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Scoring the nailfold microvascular changes during the capillaroscopic analysis in systemic sclerosis patients
  1. A Sulli,
  2. M E Secchi,
  3. C Pizzorni,
  4. M Cutolo
  1. Research Laboratory and Academic Unit of Clinical Rheumatology, Department of Internal Medicine, University of Genova, Genova, Italy
  1. Dr M Cutolo, Research Laboratory and Academic Unit of Clinical Rheumatology, Department of Internal Medicine, University of Genova, Viale Benedetto XV, n° 6, 16132 Genova, Italy; mcutolo{at}unige.it

Abstract

Background: Longitudinal study to define a scoring system to quantify the specific capillary abnormalities, as observed by capillary microscopy in systemic sclerosis (SSc).

Methods: Ninety patients with SSc were evaluated by nailfold videocapillaroscopy for an average of 72 (SD 23) months. Enlarged and giant capillaries, haemorrhages, loss of capillaries, disorganisation of the microvascular array, and capillary ramifications were the evaluated parameters identifying the “scleroderma patterns”. A semiquantitative rating scale to score these altered microvascular parameters was adopted (score 0–3). A “microangiopathy evolution score” (sum of three scores: loss of capillaries, disorganisation of the microvascular array and capillary ramifications) was also selected to assess the progression of the vascular damage.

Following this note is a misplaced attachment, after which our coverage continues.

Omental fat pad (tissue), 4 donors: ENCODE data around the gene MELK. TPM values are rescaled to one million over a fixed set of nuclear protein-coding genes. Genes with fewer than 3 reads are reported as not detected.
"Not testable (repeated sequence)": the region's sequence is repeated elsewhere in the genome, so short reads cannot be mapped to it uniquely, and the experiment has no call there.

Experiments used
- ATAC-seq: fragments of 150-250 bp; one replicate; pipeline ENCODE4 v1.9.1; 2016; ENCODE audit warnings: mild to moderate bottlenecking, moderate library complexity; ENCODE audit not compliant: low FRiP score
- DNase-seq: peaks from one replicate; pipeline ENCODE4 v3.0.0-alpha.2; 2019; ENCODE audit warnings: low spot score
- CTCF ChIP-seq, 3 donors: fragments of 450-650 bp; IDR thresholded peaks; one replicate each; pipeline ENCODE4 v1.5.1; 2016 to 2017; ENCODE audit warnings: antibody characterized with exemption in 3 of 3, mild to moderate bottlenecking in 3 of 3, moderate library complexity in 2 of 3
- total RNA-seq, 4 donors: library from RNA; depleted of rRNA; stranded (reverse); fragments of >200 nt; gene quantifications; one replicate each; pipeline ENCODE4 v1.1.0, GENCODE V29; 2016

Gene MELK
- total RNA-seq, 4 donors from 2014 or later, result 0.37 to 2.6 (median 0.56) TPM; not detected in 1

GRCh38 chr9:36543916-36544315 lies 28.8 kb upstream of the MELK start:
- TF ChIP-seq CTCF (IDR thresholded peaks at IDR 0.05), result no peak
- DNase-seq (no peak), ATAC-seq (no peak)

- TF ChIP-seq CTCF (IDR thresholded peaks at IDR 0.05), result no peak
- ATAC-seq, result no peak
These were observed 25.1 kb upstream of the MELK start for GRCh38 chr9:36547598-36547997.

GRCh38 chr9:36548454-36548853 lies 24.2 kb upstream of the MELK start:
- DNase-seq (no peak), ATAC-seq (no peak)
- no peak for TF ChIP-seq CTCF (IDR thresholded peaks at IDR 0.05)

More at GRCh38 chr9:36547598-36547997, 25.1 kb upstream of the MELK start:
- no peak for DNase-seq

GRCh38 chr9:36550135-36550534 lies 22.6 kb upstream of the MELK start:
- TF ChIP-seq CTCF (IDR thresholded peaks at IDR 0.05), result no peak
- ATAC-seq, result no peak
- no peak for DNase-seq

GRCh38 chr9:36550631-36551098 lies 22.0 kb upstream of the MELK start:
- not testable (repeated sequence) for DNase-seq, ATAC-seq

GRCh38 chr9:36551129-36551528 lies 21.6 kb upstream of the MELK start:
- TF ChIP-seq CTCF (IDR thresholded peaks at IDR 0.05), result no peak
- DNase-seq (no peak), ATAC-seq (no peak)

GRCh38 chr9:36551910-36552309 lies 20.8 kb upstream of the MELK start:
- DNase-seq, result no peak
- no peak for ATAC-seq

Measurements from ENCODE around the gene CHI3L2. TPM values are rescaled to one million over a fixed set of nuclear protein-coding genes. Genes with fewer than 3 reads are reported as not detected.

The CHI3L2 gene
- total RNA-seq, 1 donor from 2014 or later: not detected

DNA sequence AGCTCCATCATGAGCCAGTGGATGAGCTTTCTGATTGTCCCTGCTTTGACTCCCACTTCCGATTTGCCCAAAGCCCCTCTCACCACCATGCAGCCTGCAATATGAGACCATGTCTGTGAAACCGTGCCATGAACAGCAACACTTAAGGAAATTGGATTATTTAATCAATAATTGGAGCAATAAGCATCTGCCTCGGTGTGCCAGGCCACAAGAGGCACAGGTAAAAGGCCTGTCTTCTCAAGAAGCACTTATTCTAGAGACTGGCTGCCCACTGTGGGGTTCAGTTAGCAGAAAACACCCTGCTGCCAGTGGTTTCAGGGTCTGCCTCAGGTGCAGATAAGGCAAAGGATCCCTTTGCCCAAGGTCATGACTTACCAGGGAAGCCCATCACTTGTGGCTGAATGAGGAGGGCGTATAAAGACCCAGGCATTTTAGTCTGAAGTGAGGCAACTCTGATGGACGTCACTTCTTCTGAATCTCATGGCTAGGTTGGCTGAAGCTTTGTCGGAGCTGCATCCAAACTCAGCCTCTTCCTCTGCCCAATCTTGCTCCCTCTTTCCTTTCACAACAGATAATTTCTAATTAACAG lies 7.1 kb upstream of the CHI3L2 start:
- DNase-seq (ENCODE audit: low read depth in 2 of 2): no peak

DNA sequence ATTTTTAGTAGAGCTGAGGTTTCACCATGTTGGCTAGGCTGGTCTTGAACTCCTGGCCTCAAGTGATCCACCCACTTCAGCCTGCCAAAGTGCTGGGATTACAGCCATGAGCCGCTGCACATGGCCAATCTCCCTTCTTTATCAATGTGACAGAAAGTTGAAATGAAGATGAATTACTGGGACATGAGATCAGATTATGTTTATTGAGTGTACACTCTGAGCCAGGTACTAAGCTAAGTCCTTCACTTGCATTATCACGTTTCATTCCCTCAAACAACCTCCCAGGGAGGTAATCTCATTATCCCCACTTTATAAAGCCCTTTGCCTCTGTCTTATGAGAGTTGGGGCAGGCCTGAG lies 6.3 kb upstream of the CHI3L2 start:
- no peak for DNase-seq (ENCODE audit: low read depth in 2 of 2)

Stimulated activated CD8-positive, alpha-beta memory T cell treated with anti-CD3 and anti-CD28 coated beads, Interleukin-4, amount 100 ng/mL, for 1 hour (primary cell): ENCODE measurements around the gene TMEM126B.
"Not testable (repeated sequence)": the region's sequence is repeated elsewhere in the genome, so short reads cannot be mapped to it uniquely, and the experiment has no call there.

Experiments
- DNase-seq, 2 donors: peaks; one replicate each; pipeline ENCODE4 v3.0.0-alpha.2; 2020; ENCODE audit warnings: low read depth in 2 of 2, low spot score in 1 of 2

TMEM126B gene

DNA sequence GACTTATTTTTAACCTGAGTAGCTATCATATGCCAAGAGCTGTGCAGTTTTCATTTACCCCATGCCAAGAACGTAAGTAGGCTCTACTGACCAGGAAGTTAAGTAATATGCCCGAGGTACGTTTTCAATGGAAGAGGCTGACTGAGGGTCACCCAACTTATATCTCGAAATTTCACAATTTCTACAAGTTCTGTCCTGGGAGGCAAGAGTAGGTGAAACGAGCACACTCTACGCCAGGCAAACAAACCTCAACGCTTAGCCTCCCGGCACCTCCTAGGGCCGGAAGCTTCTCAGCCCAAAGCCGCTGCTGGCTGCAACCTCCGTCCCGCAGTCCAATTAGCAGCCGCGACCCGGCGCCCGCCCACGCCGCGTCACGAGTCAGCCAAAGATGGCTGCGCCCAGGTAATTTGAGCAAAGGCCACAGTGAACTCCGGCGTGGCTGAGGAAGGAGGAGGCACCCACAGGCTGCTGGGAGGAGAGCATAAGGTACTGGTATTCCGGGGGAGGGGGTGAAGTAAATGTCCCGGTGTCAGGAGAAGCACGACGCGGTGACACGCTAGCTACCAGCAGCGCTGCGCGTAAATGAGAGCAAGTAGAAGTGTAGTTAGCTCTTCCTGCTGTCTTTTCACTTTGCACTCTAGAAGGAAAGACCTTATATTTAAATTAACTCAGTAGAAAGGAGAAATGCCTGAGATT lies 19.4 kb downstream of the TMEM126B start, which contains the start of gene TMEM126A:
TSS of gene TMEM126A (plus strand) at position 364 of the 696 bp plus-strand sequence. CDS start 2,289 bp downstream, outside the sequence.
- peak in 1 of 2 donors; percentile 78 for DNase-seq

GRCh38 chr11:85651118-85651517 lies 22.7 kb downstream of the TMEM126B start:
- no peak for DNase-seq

Results: At the end of the follow-up, the score for each nailfold videocapillaroscopy parameter significantly changed. The microangiopathy evolution score significantly increased in 53 of 90 patients (59%) indicating a worsening of the microangiopathy. On the contrary, 22 patients (24%) showed a significant decrease of the evolution score suggesting an improvement of the microangiopathy and no changes were detected in 15 patients with SSc (17%).

Conclusions: The capillaroscopic score was found to be a sensitive tool to quantify and monitor the SSc microvascular damage. Furthermore, the microangiopathy evolution score might be used to survey the evolution of the microvascular damage, as the relative scores increase during the progression of the SSc.

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Footnotes

  • Competing interests: None.

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